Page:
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BMW Selects SB LiMotive for Li-ion Batteries for Megacity EV

BMW has selected SB LiMotive—the 50:50 joint venture between Bosch and Samsung SDI (earlier post)—as a supplier for Li-ion batteries for the upcoming Megacity vehicle, an electric city vehicle planned for the first half of the next decade (earlier post).

The Megacity vehicles, with a pure electric drive or an extremely efficient combustion engine, are to be the first of a whole family of very-low-emission vehicles, Norbert Reithofer, Chairman of the Management Board of BMW, said during the annual meeting in Munich in May.

The BMW Group is organizing its electrical and urban mobility efforts within project i, an initiative from its Number ONE strategy. The first output of project i was the MINI E, which is currently in a large-scale field trial with about 600 vehicles in the US, UK, and Germany. Data resulting from the trials will be used in the development of the Megacity vehicle, BMW said. The MINI E is powered by a drive system and battery pack from AC Propulsion. (Earlier post.)

Formed in 2008, SB LiMotive is due to begin production next year. According to a briefing by Dr. Joachim Fetzer, Executive Vice President, SB LiMotive, earlier in July (earlier post), the company is focused on optimizing the cell chemistry, with goals of a power density of more than 4,000 W/kg by 2012 for hybrid applications and an energy density greater than 150 Wh/kg for electric car applications—a 30-40% improvement in the key performance indicators of lithium-ion batteries within 3 years.

Current Li-ion cells for hybrids deliver about 85 Wh/kg of specific energy, while cells for electric vehicles deliver about 110 Wh/kg, Fetzer said.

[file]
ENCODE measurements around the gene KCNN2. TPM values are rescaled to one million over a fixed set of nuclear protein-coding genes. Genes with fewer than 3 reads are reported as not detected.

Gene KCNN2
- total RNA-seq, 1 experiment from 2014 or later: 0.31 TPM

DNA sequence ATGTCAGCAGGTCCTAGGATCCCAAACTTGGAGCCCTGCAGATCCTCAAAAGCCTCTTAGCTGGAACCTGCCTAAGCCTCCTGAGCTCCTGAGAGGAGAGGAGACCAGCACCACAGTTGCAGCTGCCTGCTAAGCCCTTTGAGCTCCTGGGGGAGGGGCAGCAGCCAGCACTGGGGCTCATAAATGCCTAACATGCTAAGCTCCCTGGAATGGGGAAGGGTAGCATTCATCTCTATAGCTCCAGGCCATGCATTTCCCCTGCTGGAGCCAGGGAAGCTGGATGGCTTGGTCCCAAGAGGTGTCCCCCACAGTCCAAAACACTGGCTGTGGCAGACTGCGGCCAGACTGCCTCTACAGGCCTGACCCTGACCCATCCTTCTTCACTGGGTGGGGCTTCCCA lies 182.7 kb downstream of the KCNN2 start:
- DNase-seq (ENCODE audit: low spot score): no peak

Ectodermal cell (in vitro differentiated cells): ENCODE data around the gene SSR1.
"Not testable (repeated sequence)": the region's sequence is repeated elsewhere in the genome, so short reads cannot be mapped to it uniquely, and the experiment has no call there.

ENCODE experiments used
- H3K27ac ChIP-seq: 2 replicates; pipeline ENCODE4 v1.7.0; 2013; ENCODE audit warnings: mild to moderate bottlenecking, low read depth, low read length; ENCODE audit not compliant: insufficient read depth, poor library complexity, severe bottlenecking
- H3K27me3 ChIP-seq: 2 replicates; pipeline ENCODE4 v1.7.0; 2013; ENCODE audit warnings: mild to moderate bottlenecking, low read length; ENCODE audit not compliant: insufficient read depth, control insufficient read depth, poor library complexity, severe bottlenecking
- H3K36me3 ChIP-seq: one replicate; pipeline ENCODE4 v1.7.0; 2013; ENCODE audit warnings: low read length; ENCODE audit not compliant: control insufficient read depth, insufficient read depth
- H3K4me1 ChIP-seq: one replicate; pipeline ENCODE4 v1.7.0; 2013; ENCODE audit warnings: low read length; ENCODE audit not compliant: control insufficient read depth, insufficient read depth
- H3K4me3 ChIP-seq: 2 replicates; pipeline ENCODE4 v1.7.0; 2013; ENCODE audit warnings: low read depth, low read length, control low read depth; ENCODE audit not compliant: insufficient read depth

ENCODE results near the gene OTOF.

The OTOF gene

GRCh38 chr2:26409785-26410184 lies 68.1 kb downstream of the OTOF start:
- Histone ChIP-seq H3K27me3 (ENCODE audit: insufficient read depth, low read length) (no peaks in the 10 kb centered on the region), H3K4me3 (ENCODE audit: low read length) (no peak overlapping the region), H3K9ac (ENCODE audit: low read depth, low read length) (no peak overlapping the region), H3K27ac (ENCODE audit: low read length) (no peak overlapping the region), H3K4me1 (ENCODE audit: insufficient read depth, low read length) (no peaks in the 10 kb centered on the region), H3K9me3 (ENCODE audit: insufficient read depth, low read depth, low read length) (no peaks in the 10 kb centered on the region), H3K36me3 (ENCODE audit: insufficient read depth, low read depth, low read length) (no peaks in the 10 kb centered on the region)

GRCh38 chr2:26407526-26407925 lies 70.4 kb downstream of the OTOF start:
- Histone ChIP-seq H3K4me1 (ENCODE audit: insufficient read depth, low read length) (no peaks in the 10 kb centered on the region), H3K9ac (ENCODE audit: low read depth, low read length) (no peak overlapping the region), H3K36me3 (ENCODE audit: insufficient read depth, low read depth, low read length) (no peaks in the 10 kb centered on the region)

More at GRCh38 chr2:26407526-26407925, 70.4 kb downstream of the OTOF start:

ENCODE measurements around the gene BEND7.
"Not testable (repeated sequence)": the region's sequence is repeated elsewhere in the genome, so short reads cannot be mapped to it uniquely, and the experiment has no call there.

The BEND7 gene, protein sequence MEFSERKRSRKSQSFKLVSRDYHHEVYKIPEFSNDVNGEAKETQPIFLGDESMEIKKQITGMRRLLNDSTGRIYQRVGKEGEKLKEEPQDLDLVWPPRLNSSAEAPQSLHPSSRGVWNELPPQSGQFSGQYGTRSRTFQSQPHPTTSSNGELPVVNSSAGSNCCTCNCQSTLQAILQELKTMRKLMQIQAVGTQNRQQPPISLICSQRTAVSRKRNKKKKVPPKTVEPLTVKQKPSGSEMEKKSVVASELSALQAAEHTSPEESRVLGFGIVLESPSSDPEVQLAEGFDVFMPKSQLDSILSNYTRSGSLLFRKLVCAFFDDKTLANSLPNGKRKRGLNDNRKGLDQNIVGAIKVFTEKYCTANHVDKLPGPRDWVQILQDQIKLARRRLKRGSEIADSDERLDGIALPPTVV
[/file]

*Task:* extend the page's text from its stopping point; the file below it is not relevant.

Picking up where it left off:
SB LiMotive expects is will be able to produce a battery pack for about €350 (US$500) per kWh by 2015, or about two-thirds of the current cost.


Henry Gibson

It has been over fifteen years since the ZEBRA battery only gave 85 watt hours per kilogram. It is about 120 now for the TH!NK.

No! No!! No!!! that is NO full electric automobiles should be allowed to be sold. Range extenders allow the purchase of a smaller cheaper battery. If necessary they can be fueled with certified Zero carbon biofuels. The range extender will not be used much for most vehicles. The big or small battery will also not be used very much so it can be cheaper and smaller. For many of these cars (with range extenders) special lead batteries at a very low cost can be used. EFFPOWER bipolar lead batteries can have additional capacity added to be used in such vehicles.

When a small engine is designed to operate at a constant speed, it can be designed for the best power and efficiency. Efficiency is not a big issue for most range extended plug-in-hybrid cars because the engine will be used a small percentage of the time, and even if it were used constantly, the efficiency will be higher than the usual average engine used for a similar car.

Modern technology will allow for a small low weight range extender. For busses and trucks, microturbines are very suitable, and we now see some tried in cars. It is much easier to sell a car with a jet engine than one with an equivalent single cylinder free piston engine. ..HG..


HG, you are absolutely correct. My prediction: When gas prices go back up and manufacturers actually try to sell to the masses, I think we will quickly see a PHEV with 10-20 mile all electric range and a range extender. It will be affordable and cut fuel usage by 90% for most drivers.


i don't understand what's wrong with all-electric vehicles. There is a perfectly good use for these, as long as the limited range is understood.
The added complexity and expense of adding a range extender is not ALWAYS justified. What we need is a rock-bottom priced EV.


EVs with ICE range extenders may be required, as a short term (up to 10 years) transition period, to go from ICE to BEVs for most vehicles.

Long haul vehicles could be PHEVs for an extended time frame, specially with lower cost future fuel cells or clean fuel gensets.

However, cars, light trucks and most city vehicles could be BEVs as soon as very high performance batteries and super caps; such as lithium-air battery + EEStor ESSUs combo become available or are mass produced. That come be much sooner than we think and as early as 2015/2016.


Like most other things it seems smart to put out a variety of propulsion designs that save or eliminate fossil fuel use. Then, see what works best. Time and hundreds of thousands of test systems should ferret out the best.

I'd like to see how a Stirling burning NG/H2 powering the genset would do.

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